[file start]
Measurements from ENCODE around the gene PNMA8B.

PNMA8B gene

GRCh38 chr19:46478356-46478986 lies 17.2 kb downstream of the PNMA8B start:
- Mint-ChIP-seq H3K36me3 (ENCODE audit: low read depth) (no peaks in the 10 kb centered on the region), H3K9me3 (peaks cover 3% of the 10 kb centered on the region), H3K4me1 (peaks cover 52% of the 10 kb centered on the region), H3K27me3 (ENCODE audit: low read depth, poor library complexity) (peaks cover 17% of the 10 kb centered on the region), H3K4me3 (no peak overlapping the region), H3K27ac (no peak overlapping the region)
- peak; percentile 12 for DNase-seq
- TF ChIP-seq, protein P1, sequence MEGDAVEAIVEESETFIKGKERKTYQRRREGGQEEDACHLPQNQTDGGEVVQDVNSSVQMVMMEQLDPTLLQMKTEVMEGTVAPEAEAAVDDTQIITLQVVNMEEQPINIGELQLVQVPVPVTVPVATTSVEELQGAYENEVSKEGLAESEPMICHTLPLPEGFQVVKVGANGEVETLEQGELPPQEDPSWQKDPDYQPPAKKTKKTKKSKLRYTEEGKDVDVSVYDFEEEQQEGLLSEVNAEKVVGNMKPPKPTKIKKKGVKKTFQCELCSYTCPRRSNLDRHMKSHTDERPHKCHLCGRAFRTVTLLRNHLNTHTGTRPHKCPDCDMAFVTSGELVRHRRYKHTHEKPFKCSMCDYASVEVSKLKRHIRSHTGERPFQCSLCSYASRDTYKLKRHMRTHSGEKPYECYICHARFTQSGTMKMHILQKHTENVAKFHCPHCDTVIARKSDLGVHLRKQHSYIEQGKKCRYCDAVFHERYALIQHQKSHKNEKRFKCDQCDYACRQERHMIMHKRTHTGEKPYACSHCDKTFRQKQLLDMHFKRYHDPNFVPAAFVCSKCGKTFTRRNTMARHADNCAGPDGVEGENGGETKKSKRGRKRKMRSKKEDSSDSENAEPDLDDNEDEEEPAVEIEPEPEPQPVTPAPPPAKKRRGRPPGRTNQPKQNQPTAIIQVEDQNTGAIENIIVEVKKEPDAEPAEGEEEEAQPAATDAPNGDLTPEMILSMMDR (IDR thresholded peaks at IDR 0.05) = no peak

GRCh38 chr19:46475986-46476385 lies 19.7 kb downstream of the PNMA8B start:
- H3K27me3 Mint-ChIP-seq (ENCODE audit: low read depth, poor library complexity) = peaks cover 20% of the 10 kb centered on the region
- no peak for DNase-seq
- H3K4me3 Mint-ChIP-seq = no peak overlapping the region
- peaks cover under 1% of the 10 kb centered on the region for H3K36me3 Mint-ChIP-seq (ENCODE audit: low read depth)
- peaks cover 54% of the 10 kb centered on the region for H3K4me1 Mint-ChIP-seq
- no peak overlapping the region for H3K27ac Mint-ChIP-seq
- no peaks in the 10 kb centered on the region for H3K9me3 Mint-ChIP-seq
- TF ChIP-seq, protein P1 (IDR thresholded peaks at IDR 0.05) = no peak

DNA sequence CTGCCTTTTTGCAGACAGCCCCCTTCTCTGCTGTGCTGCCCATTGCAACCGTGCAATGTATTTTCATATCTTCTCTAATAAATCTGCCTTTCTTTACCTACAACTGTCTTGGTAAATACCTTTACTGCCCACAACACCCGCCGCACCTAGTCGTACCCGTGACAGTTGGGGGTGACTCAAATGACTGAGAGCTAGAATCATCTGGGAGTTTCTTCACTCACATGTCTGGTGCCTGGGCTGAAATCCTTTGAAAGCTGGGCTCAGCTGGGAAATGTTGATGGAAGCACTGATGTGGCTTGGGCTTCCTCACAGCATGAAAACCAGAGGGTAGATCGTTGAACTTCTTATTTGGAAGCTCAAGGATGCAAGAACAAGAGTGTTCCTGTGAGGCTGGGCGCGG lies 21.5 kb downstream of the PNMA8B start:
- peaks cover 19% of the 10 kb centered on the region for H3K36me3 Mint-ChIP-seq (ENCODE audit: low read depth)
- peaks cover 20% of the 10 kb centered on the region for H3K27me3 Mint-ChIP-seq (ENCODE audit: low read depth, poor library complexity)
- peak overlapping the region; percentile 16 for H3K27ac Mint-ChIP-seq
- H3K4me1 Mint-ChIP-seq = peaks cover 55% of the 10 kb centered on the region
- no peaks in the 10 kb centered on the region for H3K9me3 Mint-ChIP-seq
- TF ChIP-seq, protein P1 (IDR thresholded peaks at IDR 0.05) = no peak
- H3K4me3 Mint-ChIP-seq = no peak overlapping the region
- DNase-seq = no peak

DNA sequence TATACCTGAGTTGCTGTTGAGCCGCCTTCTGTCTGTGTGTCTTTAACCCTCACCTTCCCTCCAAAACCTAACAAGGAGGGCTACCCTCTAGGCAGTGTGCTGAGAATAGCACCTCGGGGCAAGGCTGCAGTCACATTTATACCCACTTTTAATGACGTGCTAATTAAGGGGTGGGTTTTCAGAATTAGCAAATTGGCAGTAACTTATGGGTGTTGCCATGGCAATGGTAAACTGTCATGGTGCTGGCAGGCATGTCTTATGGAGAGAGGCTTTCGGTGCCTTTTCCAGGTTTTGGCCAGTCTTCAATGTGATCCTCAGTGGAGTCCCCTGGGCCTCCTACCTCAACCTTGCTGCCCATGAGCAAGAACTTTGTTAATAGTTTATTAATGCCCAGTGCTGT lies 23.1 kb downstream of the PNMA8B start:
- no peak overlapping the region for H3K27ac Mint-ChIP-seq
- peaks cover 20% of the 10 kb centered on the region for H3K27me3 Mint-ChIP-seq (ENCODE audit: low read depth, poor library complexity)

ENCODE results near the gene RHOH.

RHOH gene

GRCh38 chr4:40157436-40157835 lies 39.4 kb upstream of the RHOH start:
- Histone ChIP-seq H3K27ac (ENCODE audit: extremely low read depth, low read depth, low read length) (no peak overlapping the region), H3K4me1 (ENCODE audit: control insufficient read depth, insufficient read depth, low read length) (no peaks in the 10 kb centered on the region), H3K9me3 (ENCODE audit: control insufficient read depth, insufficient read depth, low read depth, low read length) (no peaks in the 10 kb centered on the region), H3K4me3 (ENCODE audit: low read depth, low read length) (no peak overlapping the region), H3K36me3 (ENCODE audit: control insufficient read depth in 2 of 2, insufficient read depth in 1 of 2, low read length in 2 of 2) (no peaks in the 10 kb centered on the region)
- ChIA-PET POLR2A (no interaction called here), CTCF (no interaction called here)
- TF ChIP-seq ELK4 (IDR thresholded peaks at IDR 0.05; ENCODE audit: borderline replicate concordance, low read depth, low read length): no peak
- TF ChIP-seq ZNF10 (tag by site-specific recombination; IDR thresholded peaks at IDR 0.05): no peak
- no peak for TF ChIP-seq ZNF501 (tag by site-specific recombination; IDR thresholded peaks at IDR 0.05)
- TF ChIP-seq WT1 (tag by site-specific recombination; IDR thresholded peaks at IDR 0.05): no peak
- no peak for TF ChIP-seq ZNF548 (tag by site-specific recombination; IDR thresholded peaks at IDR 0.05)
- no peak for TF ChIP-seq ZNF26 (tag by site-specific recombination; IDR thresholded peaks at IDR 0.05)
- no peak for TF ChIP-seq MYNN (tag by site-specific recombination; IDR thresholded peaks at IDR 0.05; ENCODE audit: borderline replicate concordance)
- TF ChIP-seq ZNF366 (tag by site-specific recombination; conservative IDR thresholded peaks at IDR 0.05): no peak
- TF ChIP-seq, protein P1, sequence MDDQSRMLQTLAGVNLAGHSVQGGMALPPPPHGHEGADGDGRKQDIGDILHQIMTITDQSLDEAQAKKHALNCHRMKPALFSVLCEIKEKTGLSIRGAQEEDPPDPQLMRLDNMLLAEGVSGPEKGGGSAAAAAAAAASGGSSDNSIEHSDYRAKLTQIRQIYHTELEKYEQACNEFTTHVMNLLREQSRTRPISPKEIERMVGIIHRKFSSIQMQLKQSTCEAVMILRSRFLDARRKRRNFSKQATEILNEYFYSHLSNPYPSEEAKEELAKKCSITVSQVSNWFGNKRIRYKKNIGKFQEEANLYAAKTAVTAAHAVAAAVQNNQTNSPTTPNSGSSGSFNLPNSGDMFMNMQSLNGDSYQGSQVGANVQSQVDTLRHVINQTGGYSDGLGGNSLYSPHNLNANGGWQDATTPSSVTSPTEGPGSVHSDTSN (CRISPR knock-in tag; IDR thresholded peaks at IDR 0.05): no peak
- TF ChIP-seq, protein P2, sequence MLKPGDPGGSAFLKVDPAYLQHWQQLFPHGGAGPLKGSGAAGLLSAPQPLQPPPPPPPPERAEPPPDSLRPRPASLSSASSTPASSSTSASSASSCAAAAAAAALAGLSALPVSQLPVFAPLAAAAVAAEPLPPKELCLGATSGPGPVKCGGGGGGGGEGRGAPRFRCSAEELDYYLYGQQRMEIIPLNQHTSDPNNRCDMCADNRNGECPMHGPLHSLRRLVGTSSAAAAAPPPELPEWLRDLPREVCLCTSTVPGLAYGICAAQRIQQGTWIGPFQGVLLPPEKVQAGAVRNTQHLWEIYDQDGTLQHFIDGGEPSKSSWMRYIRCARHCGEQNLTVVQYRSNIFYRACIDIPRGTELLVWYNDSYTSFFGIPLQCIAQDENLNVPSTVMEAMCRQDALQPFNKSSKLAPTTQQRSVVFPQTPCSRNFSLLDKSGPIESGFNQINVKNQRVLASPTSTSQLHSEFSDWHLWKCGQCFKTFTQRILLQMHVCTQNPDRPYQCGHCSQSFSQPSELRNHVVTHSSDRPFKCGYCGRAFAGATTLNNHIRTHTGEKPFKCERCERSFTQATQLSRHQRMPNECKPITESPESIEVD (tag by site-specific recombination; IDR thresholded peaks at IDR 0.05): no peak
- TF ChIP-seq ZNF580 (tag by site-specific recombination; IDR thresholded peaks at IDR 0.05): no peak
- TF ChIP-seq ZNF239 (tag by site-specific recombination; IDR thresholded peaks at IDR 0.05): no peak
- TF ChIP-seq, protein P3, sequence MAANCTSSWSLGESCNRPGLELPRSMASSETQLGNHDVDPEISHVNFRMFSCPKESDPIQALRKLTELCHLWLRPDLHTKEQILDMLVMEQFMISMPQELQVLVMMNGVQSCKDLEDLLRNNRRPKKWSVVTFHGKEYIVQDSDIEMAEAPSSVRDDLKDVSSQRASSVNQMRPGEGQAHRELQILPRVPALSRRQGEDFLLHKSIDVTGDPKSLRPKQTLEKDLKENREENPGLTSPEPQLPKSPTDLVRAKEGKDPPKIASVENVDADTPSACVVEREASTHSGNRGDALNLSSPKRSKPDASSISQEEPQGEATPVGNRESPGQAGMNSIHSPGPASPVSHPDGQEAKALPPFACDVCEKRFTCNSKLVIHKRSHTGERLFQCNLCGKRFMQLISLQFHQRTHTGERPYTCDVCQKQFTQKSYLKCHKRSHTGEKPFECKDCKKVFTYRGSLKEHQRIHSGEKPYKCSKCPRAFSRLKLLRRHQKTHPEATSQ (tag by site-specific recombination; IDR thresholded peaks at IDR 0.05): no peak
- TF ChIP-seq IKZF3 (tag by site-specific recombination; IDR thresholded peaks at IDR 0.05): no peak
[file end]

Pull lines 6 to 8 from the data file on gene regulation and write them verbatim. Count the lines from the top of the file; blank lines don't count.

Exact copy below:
- TF ChIP-seq, protein P1, sequence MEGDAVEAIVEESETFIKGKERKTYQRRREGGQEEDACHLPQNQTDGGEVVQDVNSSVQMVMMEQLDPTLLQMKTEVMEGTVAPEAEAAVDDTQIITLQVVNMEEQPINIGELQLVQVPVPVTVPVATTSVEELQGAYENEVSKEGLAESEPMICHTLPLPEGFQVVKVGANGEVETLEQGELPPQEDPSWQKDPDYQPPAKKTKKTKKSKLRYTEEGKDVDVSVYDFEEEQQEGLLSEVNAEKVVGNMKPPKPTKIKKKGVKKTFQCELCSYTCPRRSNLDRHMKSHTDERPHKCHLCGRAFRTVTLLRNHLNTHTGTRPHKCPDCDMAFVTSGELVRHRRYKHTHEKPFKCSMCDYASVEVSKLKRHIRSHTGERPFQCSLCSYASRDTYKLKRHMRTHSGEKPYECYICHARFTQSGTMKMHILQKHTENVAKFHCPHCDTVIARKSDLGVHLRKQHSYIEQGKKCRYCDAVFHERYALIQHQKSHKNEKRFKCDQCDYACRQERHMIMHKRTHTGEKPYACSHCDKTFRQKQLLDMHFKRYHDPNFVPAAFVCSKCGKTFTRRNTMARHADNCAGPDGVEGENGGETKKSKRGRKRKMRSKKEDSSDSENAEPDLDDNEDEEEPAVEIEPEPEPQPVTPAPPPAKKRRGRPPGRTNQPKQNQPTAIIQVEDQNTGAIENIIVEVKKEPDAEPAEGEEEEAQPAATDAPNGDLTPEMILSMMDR (IDR thresholded peaks at IDR 0.05) = no peak

GRCh38 chr19:46475986-46476385 lies 19.7 kb downstream of the PNMA8B start:
- H3K27me3 Mint-ChIP-seq (ENCODE audit: low read depth, poor library complexity) = peaks cover 20% of the 10 kb centered on the region